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A fighter for the poor

Saul Alinsky, who had a strong aversion to welfare programs, is shown here on Chicago’s South Side in 1966 when he organized a neighborhood to battle slum conditions. He said the poor must fight together.

Times files (1966)

Saul Alinsky, who had a strong aversion to welfare programs, is shown here on Chicago’s South Side in 1966 when he organized a neighborhood to battle slum conditions. He said the poor must fight together.

It was a classic Bill Maher riposte. In a recent episode of his HBO show the comedian quipped: "Before the next Republican accuses President Obama of taking his cues from Saul Alinsky, he has to answer two questions. One, why would you invite my outrage by suggesting such a specious link between our president and Saul Alinsky? And, two, who the f--- is Saul Alinsky?" (Yes, it's HBO.)

Maher noted that Newt Gingrich likes to throw Alinsky's name around with lines like: "The centerpiece of this campaign is American exceptionalism versus the radicalism of Saul Alinsky."

To which Maher joked, "(This) still doesn't tell me who Saul Alinsky is. But, if Newt hates him, he's probably a divorce lawyer."

What people know about Alinsky, if they know anything at all, is that he was a community organizer in Chicago, just like Obama was before going to law school. Alinsky died in 1972, when Obama was a child. But conservative commentators and politicians like to insinuate that Obama is an acolyte of Alinsky. For many Republicans, merely uttering Alinsky's name conjures images of leftist rabble storming the barricades of heroic capitalism.

That would be true if the rabble were workers consigned to stinking, decrepit slums behind the Chicago stockyards. And if the heroic capitalists were their landlords, the meat-packing companies that contributed to those unlivable conditions and the local political machine that refused to do anything about it. In 1939, Alinsky helped form the Back of the Yards Neighborhood Council and through picketing, rent strikes and boycotts got the place transformed into a model working-class community.

Alinsky was a fighter for the poor and disenfranchised, which makes him an instant villain for those on the political right. He was a young adult during the Great Depression, witnessing how people's lives were degraded and subjugated by monied interests. He saw how corporations and politicos sowed ethnic and racial divisions in the lower classes to keep them powerless, and he devoted his life to teaching others the transformational power of banding together.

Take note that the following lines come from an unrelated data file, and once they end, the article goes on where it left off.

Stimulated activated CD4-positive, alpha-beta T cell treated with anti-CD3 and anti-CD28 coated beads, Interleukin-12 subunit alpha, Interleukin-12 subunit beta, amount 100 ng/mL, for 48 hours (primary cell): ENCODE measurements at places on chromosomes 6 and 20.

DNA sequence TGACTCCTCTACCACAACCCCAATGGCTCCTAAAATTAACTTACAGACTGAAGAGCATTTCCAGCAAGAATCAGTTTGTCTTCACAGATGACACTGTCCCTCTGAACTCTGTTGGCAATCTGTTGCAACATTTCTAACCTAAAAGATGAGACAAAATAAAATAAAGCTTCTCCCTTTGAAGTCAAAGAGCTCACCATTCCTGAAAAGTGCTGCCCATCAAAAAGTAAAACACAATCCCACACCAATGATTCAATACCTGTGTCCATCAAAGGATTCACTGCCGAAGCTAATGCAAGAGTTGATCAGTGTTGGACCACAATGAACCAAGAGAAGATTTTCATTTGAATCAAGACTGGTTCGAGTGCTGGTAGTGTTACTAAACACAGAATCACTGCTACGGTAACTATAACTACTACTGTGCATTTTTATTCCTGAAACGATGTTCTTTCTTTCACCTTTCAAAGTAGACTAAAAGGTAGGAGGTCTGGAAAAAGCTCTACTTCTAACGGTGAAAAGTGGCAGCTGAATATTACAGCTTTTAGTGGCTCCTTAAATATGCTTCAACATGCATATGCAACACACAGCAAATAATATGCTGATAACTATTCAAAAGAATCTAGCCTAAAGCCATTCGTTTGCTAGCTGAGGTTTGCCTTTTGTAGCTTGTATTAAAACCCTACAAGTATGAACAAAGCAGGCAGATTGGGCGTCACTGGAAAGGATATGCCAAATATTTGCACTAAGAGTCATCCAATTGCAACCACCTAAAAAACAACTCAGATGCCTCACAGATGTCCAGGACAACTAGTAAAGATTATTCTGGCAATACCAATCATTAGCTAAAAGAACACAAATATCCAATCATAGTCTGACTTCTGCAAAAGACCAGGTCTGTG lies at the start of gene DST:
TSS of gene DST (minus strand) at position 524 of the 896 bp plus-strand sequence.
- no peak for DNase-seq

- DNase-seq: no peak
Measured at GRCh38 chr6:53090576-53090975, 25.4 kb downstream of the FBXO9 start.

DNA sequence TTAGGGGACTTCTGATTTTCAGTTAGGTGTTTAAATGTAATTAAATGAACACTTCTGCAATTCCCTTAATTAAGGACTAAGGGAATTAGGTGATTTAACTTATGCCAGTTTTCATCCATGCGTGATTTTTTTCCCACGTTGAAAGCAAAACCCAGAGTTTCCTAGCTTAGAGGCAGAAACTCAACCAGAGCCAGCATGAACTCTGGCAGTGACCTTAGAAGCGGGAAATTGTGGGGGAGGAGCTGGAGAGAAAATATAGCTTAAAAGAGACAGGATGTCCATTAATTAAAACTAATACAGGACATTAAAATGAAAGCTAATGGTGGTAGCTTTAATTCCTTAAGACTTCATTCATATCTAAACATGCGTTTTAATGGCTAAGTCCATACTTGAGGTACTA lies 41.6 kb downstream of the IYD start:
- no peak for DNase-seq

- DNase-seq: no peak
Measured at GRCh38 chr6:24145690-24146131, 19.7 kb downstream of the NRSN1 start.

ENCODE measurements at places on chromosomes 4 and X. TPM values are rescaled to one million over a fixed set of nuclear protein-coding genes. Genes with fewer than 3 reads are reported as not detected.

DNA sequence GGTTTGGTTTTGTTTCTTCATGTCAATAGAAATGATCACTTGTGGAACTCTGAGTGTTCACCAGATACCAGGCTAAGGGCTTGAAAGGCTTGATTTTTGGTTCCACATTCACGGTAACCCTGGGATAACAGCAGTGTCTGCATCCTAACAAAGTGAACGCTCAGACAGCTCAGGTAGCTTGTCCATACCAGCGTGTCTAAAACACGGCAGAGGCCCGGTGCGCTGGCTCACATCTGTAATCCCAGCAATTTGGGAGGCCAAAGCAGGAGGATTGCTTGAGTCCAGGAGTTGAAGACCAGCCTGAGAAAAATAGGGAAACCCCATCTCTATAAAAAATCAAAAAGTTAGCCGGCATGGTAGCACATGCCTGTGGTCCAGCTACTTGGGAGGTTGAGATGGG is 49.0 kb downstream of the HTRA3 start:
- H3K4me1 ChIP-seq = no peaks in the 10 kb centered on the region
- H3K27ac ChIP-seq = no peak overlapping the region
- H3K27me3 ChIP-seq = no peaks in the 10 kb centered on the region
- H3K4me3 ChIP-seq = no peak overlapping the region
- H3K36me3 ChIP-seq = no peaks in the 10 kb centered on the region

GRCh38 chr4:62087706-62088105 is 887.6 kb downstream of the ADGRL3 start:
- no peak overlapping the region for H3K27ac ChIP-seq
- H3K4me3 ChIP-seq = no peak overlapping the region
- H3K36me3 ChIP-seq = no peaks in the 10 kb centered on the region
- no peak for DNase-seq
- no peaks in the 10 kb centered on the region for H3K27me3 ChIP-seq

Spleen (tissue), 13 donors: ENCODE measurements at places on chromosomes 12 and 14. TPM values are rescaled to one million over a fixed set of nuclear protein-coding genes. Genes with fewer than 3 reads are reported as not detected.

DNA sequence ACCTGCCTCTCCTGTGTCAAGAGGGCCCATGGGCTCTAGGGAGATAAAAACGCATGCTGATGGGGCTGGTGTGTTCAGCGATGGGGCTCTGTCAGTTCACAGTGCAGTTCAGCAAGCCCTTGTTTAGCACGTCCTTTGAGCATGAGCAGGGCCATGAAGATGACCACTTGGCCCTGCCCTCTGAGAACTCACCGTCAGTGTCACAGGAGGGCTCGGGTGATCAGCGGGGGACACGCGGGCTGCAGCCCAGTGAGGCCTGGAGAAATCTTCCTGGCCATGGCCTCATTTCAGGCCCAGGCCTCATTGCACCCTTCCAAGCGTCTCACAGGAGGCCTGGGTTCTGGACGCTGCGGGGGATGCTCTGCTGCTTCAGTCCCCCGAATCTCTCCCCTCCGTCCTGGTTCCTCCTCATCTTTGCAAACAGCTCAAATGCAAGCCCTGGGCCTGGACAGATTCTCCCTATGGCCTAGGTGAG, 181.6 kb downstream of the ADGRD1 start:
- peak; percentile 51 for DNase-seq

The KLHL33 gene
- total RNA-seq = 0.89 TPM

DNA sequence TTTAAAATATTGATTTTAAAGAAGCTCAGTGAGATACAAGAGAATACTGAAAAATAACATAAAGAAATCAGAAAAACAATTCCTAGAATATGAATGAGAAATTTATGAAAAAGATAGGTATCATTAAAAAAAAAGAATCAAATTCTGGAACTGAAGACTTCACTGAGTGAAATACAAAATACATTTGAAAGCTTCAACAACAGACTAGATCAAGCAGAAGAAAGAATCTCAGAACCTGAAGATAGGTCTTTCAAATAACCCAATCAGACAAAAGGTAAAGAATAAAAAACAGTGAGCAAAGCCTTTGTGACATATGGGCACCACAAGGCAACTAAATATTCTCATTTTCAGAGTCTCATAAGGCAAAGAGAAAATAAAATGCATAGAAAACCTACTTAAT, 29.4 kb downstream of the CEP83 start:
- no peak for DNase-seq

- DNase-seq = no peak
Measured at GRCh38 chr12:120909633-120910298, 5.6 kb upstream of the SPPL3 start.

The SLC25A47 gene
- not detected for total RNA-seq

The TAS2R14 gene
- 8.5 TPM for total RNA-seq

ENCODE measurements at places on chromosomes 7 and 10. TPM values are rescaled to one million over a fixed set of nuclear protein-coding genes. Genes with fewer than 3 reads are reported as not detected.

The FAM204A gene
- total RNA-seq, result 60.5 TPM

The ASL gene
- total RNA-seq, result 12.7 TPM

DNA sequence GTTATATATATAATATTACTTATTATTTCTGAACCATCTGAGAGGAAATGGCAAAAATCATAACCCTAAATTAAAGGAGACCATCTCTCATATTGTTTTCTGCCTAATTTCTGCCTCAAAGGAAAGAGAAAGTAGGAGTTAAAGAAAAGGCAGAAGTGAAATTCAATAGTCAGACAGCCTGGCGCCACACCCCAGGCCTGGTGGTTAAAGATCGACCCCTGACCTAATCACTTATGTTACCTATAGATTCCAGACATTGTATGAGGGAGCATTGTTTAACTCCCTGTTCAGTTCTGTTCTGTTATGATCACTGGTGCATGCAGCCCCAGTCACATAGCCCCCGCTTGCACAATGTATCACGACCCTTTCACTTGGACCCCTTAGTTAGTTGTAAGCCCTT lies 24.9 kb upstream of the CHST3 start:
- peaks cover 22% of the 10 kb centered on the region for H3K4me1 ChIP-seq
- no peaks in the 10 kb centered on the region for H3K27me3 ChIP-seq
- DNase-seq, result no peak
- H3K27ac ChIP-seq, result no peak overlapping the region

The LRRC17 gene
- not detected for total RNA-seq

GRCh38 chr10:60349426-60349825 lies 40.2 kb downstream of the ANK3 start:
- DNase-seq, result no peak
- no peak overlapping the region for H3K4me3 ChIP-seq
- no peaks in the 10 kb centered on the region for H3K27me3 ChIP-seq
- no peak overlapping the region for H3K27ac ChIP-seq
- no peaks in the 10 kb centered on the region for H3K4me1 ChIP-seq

But as Gingrich's convenient bugbear, Alinsky's life doesn't exactly fit. Alinsky was not a Communist or even a rigid leftist ideologue. According to a book about him by Nicholas von Hoffman, who worked with Alinsky in Chicago in the 1950s, Alinsky was suspicious of big government welfare programs and even met once with conservative icon Barry Goldwater.

"To h-ll with charity," Alinsky once told the Chicago Daily News, "The only thing you get is what you're strong enough to get — so you had better organize."

While Alinsky would have supported the goals and enjoyed the spectacle of Occupy Wall Street, he probably would have groused about the movement's inchoate mission. His seminal work, Rules for Radicals: A Pragmatic Primer for Realistic Radicals, offers strategy and tactics to challenge consolidated power. Alinsky writes that, "The Prince was written by Machiavelli for the Haves on how to hold power. Rules for Radicals is written for the Have-Nots on how to take it away."

After World War II, Alinsky organized scores of disenfranchised and poverty-stricken communities throughout the country. He believed the poor had to become an effective pressure group or they would be excluded from the democratic process.

Alinsky would be disheartened at what has happened over the last 30 years, as the people's voice has been silenced by the top 1 percent. He would know that government steps to slash tax rates on wealth, unleash reckless greed on Wall Street and erode worker rights were the result of the amplified voice of money. And he'd know that the rest of us had been easily divided by the "values" debates over abortion and same-sex marriage and the Republican Party's cynical stoking of racial and ethnic divisions.

Alinsky's greatest lesson, which we've somehow lost, is that the only way middle- and working-class people can get ahead is to act in concert to demand fair treatment and economic power. It's an idea that scares the stuffing out of Gingrich and those like him.

Robyn Blumner can be reached at [email protected]

A fighter for the poor 02/04/12 [Last modified: Monday, February 6, 2012 12:43pm]
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